I was delighted to be interviewed by Scott Sheppard on nik Software Radio/TV. It’s always an honor to take part in a program that celebrates different aspects of photography, and Scott is an easy host with a delightful sense of humor. It was fun to reminisce, to talk about my early start with a camera, and share my passion for and approach to photography. Scott even asked about Arnie’s and my philosophy in our workshops.
That interview is now published on nik Radio, but you will have to look for the 10/20/11 date, as it is not obvious where to find the name of the person being interviewed.
When nik first came out with their software, I was hooked. I don’t promote programs and plug-ins per se, but if we find a program that makes our lives easier, I’m not adverse to sharing. After all, we get no kick-backs!
So, where is this taking me this time? I got my first camera, a Brownie Hawkeye, at age eight, and I photographed in black and white. Gradually, I took to color, but I always admired black-and-white photography.
Edward Curtis was an early idol. I loved his sepia tones and elegant composition. Henri Cartier-Bresson was my next discovery. My father and grandmother lived in Paris for a spell, so I was exposed to this great photographer’s work at an early age. His depictions of life in Paris are arresting to this day. I even got to photograph with him many years ago, but that’s another story in another blog.
After that, there was Richard Avedon, whose work regularly appeared in the fashion magazines my chic mother loved. Later, the of work J. Walker Evans, Margaret Bourke-White, Eugene Atget, and John Sexton caught my eye.
Of course, there have been many others too numerous to mention, but these people inspired me, even when I was mostly shooting color. The tonality of their images was always magnificent and set a bar for me in my color photography. Even some of my images that are almost monochromatic in color work, because there is a good range of lights to darks in them.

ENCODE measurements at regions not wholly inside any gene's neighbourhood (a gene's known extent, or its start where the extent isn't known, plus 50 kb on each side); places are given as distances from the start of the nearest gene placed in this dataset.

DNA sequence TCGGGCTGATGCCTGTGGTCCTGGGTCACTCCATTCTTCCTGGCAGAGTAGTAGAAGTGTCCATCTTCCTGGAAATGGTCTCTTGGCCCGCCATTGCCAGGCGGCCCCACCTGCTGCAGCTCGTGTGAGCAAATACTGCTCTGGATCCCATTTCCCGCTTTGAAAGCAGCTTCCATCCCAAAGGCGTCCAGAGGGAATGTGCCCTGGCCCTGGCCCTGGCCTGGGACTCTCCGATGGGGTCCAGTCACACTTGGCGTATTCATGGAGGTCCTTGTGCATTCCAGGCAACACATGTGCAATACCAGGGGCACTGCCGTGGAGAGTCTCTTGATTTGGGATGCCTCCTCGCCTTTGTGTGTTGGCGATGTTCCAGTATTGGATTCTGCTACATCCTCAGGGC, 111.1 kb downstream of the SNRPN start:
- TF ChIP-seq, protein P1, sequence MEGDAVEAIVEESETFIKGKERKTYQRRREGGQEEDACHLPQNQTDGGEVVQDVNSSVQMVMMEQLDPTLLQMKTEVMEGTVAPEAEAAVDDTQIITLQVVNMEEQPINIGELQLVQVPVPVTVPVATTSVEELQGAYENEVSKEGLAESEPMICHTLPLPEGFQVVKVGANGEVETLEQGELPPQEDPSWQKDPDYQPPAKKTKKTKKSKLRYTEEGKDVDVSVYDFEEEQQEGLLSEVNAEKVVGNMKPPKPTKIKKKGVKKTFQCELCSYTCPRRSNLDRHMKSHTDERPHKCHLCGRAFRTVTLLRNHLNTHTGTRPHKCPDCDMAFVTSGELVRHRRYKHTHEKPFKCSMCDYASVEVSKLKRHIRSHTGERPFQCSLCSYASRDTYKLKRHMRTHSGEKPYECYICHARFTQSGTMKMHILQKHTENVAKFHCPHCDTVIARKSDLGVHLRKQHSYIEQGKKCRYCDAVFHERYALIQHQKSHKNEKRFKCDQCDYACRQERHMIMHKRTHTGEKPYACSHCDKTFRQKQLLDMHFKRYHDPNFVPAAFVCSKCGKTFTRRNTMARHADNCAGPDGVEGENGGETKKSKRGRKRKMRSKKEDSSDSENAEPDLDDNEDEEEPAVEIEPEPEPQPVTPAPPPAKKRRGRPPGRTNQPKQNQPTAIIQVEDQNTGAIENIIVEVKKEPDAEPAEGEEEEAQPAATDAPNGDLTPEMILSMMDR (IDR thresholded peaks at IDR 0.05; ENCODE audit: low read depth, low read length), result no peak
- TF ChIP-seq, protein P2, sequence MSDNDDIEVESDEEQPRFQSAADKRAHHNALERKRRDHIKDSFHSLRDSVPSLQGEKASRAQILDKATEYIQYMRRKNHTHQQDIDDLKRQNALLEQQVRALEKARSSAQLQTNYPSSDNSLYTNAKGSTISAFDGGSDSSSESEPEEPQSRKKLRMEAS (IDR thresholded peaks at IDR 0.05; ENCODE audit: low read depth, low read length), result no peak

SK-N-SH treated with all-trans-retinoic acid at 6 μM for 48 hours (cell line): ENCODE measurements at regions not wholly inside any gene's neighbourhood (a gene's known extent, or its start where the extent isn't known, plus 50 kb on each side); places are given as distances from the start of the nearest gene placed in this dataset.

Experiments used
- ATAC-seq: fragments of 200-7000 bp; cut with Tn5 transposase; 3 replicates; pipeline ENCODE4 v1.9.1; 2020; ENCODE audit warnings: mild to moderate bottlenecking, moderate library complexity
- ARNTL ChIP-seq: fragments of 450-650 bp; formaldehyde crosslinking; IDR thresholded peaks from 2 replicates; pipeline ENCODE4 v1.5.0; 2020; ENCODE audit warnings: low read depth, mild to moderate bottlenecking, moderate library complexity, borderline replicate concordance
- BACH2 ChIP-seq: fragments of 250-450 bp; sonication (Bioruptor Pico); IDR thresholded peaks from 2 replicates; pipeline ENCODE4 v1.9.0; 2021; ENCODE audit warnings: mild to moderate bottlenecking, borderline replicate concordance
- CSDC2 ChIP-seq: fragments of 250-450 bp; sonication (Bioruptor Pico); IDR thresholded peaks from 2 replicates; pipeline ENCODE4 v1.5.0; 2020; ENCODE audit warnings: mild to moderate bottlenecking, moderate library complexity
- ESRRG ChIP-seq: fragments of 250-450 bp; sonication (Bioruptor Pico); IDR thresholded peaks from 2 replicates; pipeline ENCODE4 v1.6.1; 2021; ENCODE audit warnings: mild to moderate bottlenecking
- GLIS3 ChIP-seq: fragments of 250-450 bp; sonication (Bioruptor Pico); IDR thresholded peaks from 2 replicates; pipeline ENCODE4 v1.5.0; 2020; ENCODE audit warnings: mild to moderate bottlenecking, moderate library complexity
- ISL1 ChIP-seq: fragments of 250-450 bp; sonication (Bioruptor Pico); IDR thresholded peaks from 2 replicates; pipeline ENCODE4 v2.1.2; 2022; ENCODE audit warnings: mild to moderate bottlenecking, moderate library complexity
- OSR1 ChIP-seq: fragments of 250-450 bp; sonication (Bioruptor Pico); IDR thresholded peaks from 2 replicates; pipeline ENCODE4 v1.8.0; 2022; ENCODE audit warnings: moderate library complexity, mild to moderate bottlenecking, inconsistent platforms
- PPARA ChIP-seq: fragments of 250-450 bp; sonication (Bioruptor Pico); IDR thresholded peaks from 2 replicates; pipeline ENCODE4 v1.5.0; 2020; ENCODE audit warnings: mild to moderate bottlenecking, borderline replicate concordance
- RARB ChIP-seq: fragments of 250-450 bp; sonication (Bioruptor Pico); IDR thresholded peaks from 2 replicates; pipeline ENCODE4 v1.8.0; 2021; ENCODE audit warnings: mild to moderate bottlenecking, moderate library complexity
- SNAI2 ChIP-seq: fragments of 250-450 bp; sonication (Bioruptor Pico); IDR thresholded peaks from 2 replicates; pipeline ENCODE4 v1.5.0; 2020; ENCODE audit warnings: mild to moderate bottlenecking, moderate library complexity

When we first got into digital photography, the learning curve was quite steep, so we mostly stuck to color. As the programs got more sophisticated, and programs like SilverEfex Pro came along, however, there was no longer an excuse not to try my hand at it again.
Many of you have already have seen these first three images in color in two recent blogs, Scouting Santa Fé 2011, Adobe Shapes and Scouting Santa Fé 2011, Patterns & Textures. You will find, however, that they have a different feel when rendered in black and white.
The top one I love in both color and black and white. The adobe colors in the late-afternoon light become saturated and stand out. I think, however, that there is an elegance to the black-and-white conversion. I added a bit of silver tone, along with a few other adjustments to keep it from being too gray-scale. I like the subtle warmth that it now has.
The second one above was really all about shape and form, light and shadow when I made it. In sepia, there is no color competing with the essence of the photograph, and the sepia adds to the feeling of age this building has.
The one to the left, I much prefer in black and white. One of the reasons Arnie said he did not shoot this scene is that the mop was hanging on the old ladder.
For me, it was the juxtaposition of the semi-modern mop on the ladder whose style of construction goes back centuries that caught my eye. The color made the red in the handle stand out, whereas in this rendition, the mop is there, yes, but it is subtle.
I also like the way I was able to make the ladder really pop against the adobe walls. In color, it did not do that to nearly the same degree. Also, in sepia tones, the image gave me the feel of an Edward Curtis classic I wanted.